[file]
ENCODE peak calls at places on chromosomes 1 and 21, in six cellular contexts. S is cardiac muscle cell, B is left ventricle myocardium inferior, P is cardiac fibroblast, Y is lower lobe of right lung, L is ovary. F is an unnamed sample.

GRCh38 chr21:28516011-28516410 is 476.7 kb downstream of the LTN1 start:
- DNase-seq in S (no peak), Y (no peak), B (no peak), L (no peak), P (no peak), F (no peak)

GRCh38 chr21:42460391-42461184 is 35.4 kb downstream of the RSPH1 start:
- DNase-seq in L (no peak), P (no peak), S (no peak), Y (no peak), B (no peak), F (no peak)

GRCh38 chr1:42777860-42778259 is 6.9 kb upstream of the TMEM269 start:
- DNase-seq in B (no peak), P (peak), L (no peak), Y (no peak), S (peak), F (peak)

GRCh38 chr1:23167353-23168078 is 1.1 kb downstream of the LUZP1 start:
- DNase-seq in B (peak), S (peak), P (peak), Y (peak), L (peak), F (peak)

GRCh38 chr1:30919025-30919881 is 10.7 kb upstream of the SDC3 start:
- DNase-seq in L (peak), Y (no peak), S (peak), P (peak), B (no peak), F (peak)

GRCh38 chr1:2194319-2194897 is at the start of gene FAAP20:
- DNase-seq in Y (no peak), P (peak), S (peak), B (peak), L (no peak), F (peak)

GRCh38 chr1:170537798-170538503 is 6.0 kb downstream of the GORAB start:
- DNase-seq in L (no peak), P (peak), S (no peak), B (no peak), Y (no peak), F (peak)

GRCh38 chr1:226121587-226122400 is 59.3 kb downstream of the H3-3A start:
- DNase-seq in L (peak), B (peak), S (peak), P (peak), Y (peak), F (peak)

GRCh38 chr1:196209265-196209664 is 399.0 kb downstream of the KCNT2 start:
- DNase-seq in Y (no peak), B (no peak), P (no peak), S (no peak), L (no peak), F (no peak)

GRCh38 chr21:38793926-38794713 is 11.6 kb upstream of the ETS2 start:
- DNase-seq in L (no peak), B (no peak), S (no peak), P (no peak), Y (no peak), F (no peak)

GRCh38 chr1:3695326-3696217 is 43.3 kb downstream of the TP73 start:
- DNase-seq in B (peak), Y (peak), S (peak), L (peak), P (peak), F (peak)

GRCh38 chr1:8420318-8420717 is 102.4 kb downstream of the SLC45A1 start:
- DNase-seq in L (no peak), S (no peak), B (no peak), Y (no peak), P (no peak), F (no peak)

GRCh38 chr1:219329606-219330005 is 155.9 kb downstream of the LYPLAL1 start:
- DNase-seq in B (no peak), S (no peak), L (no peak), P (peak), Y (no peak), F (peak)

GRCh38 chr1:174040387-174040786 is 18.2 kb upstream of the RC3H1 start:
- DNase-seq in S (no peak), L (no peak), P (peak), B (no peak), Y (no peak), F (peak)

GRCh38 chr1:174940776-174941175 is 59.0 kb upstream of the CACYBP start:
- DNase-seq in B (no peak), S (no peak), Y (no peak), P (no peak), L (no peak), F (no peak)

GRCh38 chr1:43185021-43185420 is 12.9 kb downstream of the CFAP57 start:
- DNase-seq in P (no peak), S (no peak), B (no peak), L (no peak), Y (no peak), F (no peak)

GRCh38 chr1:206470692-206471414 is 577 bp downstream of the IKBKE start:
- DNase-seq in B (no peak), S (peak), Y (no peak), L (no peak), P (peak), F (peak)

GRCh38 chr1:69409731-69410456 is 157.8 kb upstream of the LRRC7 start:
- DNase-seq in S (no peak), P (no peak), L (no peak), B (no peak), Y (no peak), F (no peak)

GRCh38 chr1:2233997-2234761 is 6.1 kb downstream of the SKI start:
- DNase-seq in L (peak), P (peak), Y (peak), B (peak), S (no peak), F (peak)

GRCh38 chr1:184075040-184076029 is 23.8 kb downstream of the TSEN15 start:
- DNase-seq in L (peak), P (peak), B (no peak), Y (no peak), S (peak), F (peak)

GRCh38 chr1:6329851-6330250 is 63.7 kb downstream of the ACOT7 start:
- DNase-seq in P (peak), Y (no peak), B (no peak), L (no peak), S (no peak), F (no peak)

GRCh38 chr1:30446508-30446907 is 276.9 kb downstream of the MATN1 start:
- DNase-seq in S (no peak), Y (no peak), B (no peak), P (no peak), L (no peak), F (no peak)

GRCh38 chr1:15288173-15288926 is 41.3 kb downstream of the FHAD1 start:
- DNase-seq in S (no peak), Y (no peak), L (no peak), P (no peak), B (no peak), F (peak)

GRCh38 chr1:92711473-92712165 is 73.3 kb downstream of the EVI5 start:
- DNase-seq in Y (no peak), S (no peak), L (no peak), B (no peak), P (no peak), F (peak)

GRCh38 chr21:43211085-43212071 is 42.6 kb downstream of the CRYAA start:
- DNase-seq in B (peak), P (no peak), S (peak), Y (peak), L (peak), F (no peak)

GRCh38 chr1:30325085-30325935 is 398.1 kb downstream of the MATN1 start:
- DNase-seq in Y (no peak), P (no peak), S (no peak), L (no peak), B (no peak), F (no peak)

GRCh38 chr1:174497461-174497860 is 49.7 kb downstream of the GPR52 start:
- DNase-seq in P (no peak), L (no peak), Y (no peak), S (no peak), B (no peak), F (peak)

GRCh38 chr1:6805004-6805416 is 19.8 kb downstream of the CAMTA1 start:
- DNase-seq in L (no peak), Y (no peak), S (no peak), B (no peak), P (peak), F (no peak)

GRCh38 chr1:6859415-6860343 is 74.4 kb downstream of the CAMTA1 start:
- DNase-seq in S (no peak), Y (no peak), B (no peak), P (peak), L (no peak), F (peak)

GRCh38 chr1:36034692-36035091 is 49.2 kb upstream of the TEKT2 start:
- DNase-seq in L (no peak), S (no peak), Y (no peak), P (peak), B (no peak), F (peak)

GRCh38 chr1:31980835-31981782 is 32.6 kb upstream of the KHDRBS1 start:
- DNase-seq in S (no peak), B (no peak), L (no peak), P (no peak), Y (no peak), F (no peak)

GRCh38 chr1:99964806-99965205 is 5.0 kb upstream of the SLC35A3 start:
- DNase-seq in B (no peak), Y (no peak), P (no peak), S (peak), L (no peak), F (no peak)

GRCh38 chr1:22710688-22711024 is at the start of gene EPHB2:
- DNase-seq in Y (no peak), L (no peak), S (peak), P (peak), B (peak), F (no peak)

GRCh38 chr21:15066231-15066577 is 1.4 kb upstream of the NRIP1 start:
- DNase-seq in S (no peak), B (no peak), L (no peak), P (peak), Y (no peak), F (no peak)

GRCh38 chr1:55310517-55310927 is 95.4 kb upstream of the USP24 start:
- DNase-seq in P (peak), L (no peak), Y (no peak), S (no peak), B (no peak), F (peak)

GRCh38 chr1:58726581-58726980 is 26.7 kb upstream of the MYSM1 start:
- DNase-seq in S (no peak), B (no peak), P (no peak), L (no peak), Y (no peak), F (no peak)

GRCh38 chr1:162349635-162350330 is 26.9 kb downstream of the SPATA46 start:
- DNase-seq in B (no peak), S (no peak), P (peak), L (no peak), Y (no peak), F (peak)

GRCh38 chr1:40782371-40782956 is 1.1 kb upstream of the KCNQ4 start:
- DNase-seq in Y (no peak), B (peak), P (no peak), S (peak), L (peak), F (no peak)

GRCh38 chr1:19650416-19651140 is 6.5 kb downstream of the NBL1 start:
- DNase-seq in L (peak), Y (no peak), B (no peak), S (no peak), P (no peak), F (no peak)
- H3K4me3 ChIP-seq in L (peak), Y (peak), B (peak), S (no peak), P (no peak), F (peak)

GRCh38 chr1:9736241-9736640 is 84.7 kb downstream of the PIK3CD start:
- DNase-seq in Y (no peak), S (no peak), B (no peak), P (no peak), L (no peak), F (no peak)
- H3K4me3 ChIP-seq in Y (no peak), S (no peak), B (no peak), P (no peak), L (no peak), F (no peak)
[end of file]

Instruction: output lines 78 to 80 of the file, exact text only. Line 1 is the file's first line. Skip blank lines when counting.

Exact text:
GRCh38 chr1:19650416-19651140 is 6.5 kb downstream of the NBL1 start:
- DNase-seq in L (peak), Y (no peak), B (no peak), S (no peak), P (no peak), F (no peak)
- H3K4me3 ChIP-seq in L (peak), Y (peak), B (peak), S (no peak), P (no peak), F (peak)